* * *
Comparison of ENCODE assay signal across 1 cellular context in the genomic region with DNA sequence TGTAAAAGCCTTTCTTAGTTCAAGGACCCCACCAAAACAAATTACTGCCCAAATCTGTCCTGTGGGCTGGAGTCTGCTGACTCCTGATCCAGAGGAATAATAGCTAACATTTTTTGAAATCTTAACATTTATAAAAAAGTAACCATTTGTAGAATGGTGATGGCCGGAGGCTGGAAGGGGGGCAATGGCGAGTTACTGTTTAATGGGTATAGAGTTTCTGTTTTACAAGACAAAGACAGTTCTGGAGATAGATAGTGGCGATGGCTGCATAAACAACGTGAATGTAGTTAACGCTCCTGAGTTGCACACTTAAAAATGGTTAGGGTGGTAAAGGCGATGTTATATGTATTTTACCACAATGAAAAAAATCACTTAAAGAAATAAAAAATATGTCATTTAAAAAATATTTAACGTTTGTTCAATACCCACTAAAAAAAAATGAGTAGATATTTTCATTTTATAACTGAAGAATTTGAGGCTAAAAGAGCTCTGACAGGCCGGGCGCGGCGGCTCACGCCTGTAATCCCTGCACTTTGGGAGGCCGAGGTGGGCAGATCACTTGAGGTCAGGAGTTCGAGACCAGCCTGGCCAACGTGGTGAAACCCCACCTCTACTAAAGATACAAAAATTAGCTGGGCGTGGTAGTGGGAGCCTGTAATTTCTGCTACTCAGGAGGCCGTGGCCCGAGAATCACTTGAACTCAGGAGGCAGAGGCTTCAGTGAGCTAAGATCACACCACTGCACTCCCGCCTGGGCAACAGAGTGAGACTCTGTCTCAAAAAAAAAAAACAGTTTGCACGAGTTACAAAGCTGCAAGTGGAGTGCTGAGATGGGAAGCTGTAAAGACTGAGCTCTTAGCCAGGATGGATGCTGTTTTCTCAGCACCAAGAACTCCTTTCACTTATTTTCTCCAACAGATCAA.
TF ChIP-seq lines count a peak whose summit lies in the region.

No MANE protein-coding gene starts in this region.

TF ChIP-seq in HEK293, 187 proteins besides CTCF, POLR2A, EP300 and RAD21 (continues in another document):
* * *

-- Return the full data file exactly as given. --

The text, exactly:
Comparison of ENCODE assay signal across 1 cellular context in the genomic region with DNA sequence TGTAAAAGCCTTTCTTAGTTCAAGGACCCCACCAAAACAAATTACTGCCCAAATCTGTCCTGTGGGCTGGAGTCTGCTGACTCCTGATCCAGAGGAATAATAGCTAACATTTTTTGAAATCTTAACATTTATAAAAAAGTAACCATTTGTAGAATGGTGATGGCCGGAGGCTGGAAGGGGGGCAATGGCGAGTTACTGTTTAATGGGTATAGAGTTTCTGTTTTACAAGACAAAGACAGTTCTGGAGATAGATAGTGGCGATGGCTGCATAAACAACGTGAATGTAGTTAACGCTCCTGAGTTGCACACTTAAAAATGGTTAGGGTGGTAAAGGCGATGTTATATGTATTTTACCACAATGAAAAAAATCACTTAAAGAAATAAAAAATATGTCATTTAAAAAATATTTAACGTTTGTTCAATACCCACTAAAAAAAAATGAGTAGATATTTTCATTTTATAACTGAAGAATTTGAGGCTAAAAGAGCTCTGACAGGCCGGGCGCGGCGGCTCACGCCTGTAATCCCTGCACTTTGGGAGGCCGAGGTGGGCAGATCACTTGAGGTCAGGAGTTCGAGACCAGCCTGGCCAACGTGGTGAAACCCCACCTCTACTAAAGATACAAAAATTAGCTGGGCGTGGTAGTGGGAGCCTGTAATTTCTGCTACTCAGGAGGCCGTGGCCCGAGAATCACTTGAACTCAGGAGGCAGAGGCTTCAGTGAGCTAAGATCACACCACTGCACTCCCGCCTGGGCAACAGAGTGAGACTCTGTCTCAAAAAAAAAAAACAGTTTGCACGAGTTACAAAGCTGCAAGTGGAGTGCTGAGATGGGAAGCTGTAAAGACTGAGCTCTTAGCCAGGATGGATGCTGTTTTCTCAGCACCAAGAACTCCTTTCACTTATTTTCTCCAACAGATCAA.
TF ChIP-seq lines count a peak whose summit lies in the region.

No MANE protein-coding gene starts in this region.

TF ChIP-seq in HEK293, 187 proteins besides CTCF, POLR2A, EP300 and RAD21 (continues in another document):